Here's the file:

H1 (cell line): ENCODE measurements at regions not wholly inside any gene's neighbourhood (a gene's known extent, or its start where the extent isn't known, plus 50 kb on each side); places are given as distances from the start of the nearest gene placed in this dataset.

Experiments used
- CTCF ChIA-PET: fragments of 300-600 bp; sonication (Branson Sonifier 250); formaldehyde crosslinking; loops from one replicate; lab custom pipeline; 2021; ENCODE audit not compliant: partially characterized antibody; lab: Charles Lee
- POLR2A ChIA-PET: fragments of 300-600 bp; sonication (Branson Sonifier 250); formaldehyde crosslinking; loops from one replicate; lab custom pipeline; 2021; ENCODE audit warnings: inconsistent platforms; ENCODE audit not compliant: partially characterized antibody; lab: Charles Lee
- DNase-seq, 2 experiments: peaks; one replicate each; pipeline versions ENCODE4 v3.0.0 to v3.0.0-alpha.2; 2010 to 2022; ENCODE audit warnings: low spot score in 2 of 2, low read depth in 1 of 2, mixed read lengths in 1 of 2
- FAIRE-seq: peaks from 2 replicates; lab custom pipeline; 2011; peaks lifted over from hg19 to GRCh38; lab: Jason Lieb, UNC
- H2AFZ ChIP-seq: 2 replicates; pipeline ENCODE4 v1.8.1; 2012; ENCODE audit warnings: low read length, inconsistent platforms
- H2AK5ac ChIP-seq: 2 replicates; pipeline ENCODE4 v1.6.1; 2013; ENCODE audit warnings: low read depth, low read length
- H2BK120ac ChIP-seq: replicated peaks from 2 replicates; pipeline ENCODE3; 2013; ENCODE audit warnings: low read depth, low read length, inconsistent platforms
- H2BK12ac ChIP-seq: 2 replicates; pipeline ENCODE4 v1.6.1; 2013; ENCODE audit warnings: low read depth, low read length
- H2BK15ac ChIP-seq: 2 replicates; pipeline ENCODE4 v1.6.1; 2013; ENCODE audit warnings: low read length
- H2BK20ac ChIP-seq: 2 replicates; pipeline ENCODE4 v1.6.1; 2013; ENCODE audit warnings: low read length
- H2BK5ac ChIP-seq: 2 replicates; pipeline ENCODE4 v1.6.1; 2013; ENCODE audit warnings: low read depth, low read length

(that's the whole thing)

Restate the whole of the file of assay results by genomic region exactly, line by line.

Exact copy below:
H1 (cell line): ENCODE measurements at regions not wholly inside any gene's neighbourhood (a gene's known extent, or its start where the extent isn't known, plus 50 kb on each side); places are given as distances from the start of the nearest gene placed in this dataset.

Experiments used
- CTCF ChIA-PET: fragments of 300-600 bp; sonication (Branson Sonifier 250); formaldehyde crosslinking; loops from one replicate; lab custom pipeline; 2021; ENCODE audit not compliant: partially characterized antibody; lab: Charles Lee
- POLR2A ChIA-PET: fragments of 300-600 bp; sonication (Branson Sonifier 250); formaldehyde crosslinking; loops from one replicate; lab custom pipeline; 2021; ENCODE audit warnings: inconsistent platforms; ENCODE audit not compliant: partially characterized antibody; lab: Charles Lee
- DNase-seq, 2 experiments: peaks; one replicate each; pipeline versions ENCODE4 v3.0.0 to v3.0.0-alpha.2; 2010 to 2022; ENCODE audit warnings: low spot score in 2 of 2, low read depth in 1 of 2, mixed read lengths in 1 of 2
- FAIRE-seq: peaks from 2 replicates; lab custom pipeline; 2011; peaks lifted over from hg19 to GRCh38; lab: Jason Lieb, UNC
- H2AFZ ChIP-seq: 2 replicates; pipeline ENCODE4 v1.8.1; 2012; ENCODE audit warnings: low read length, inconsistent platforms
- H2AK5ac ChIP-seq: 2 replicates; pipeline ENCODE4 v1.6.1; 2013; ENCODE audit warnings: low read depth, low read length
- H2BK120ac ChIP-seq: replicated peaks from 2 replicates; pipeline ENCODE3; 2013; ENCODE audit warnings: low read depth, low read length, inconsistent platforms
- H2BK12ac ChIP-seq: 2 replicates; pipeline ENCODE4 v1.6.1; 2013; ENCODE audit warnings: low read depth, low read length
- H2BK15ac ChIP-seq: 2 replicates; pipeline ENCODE4 v1.6.1; 2013; ENCODE audit warnings: low read length
- H2BK20ac ChIP-seq: 2 replicates; pipeline ENCODE4 v1.6.1; 2013; ENCODE audit warnings: low read length
- H2BK5ac ChIP-seq: 2 replicates; pipeline ENCODE4 v1.6.1; 2013; ENCODE audit warnings: low read depth, low read length